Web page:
John Ward – Crash 2 : Why Draghi’s Stron Words On The Euro Presage The First Big Banking Collapses. The Over Beveraged Banker Staggers in, Stage Right – 1 June 2012

“Her-huh…I guess Wall Street wen’ out an’ got drunk” (GW Bush, 2009)

When Mario Draghi directly says, in front of a phalanx of media and snappers, that without concerted action now the euro is dead, then you know he’s trying to do two things: first, stir the poetry nutters in Brussels into some form of action that isn’t entirely dyfunctional; and second, use that to slow down the melting process in order to keep attention away from the real deal: the banking collapse, and the entry of $700 trillion of derivates into the real world. It promises to be quite some birth.

In the last three months alone, Draghi has poured €3 trillion into eurozone banks in an effort to keep the day of reckoning at bay. He must have known this was an entire waste of taxpapers’ money from the start, and so as always I’m left wondering whether the guy is just an incurable optimist, or  a sociopath more than happy to accept a world in which the only things left are bankers and their head offices. But whatever his motives, we are only one major bank collapse away from the sort of inflexible timetable that started the First World War.

The Bank of Italy Governor Ignazio Visco later chose to put into words what Mario had said, by claiming that the ECB boss would act swiftly to calm the markets – ie, by buying bonds and euros. Draghi very probably is up for that, given his first priority (see above) is without question the banking system..and the bigget threat to it today is the derviatives-to-bond market collapse scenario.

In order (as always) to ensure that the taxpayer picks up the tab and not the shareholders or creditors, for some time now, Spanish, Italian and Portuguese banks have been loading up with sovereign bonds issued by their own governments, a move that neatly moves most of the risk of any default to European taxpayers, because – naturally – those bonds are guaranteed by the Governments issuing them – ie, us.

Of course, sovereign debt and banking derivatives are inseparable, in that one must inevitably lead to the other if your system is (a) globalised and (b) leveraged beyond any realistic use of the word such that one needs a new word for leveraged – like beveraged for example. (In Liverpool, bevvied means off yer face, legless, rat-arsed). It’s a far more apt word: the chaps who designed this system must’ve been pissed out of their minds at the time…..or marching through Bolivia, or both.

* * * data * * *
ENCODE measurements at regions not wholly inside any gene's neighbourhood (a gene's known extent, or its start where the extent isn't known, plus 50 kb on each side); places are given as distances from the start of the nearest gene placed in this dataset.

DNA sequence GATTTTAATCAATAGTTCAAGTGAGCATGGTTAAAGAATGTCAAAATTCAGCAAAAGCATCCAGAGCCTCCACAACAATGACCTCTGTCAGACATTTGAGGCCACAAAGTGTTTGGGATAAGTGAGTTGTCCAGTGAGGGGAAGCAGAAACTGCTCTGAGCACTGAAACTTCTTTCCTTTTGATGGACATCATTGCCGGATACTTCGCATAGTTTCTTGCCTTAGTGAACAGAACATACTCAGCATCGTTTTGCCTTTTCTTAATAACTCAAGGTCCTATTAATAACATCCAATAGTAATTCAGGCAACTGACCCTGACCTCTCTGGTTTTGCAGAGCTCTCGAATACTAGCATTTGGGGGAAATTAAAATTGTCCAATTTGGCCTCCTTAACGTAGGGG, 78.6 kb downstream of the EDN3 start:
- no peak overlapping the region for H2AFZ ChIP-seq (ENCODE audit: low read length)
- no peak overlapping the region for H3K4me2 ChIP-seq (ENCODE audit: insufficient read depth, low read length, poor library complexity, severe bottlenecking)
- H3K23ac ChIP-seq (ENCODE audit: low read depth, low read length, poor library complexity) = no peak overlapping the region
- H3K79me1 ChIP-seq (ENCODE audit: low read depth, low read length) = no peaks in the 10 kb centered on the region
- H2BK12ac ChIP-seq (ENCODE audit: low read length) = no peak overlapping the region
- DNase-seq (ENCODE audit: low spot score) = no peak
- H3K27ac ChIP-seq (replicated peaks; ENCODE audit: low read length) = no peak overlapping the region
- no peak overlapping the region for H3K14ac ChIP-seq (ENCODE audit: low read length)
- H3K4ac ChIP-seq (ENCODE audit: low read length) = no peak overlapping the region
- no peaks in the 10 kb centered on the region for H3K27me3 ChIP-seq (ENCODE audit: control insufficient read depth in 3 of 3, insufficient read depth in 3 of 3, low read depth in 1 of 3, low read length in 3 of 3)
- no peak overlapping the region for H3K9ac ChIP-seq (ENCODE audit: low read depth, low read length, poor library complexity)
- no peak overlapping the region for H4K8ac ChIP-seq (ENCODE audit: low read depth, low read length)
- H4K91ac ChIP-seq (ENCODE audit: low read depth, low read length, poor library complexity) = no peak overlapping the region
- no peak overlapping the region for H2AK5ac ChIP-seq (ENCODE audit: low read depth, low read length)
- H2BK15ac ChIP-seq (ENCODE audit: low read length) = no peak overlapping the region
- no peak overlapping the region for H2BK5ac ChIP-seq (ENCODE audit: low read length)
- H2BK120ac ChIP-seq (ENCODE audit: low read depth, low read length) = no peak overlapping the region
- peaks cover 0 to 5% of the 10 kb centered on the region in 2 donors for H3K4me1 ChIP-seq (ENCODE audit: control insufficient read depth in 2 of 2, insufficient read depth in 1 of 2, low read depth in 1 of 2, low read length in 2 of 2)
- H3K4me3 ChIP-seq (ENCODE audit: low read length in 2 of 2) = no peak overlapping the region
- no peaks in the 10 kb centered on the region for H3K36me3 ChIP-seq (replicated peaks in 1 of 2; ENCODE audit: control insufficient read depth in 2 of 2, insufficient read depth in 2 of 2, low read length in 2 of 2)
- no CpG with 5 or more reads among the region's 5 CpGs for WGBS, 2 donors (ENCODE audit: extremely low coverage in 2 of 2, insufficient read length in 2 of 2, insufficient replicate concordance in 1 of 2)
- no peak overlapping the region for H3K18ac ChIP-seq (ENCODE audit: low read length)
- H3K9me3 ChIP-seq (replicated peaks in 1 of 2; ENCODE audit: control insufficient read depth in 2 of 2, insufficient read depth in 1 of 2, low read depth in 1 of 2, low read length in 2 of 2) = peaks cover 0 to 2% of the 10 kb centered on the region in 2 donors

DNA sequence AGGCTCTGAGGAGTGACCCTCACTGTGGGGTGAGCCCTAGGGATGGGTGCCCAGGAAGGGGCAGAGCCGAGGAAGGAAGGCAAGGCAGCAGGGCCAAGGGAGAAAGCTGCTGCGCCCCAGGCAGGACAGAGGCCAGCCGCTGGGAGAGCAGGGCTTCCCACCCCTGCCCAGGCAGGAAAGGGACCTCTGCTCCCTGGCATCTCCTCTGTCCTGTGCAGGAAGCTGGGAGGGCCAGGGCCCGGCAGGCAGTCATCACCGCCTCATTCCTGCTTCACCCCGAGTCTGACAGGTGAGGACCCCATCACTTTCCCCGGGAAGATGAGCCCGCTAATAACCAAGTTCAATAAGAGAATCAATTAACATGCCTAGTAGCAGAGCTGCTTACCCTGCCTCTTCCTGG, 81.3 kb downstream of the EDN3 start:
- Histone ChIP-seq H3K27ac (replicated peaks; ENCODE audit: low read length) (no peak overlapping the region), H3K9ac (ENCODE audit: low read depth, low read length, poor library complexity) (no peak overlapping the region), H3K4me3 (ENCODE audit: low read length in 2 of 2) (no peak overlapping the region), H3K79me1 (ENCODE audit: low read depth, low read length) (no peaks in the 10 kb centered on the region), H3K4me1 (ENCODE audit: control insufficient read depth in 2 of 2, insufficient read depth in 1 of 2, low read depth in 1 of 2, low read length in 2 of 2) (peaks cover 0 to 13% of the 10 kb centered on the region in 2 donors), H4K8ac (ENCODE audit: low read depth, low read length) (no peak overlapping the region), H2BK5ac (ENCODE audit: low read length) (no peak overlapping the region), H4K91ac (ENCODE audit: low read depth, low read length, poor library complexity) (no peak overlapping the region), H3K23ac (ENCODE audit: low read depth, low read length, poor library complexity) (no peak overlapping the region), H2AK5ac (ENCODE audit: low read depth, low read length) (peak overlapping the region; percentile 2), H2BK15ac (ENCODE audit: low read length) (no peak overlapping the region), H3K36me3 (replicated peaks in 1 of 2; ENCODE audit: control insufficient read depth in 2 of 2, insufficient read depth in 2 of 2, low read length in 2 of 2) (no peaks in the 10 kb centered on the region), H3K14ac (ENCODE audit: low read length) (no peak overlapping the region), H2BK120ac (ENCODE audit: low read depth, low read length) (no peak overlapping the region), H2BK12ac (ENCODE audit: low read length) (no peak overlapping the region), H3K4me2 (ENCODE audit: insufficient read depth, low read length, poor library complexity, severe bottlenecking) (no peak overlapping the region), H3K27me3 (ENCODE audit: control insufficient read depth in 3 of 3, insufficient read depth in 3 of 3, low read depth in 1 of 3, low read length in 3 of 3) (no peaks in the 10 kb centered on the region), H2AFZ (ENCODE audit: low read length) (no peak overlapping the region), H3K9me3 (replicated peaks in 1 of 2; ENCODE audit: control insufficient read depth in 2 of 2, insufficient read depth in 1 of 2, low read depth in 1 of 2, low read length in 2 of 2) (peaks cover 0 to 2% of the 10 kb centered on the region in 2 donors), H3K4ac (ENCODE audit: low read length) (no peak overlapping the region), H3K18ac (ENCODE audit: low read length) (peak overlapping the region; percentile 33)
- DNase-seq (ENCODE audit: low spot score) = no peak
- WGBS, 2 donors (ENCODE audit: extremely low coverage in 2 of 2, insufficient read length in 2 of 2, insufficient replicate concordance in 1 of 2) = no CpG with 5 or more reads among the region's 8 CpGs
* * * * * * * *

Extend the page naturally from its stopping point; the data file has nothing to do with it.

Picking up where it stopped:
But what we have here, in summary, is everyone facing incalculable debt because, over the long term, banks tried to inflate the reality of their net worth by beveraging worthless toilet tissue, Governments bailed them out the first time in 2008, and then when the Governments found the Treasuries empty, the bankers bought all their worthless bonds for the taxpayer to guarantee, not them. It truly is the most elegantly bare-faced scam in human history, but it won’t save them from themselves: like bank vaults, citizen pockets are soon empty, and then a biggy bank somewhere has to go broke, until one day only the ISPs and security services are left.

Which bank will implode first? It’s a mugs game, but an interesting exercise in gambling. And believe me, you can bet your last cent that somewhere in a hedge fund close to you, clients are betting on this very imponderable.

For me, the controversial (but usually sound) Peter Schiff has the right steer on this one. Two months ago in a CNBC interview, he called Bernanke “public enemy number one” and warned that banks would crash if the bond markets collapse.  Schiff thinks that, in reality, JPMorgan, Wells Fargo and Bank of America,”are all in big trouble”. His rationale?  “The Fed didn’t ask the banks to stress-test a big drop in the bond market because that’s what coming, and the banks would fail that,” he said.

And he’s not wrong. But above all, they – and Goldman for that matter – are well and truly beveraged..as the numbers I gave out a few weeks back confirm: the top nine US banks owe $26 trillion each.

So yes, Mario Draghi will look to calm the bond markets, because the sector that moulded him demands it. And he will start printing and then more printing as a further delaying tactic….but in the end, the European bond market will collapse, and quite a few of the Top Nine Americans will go with it.

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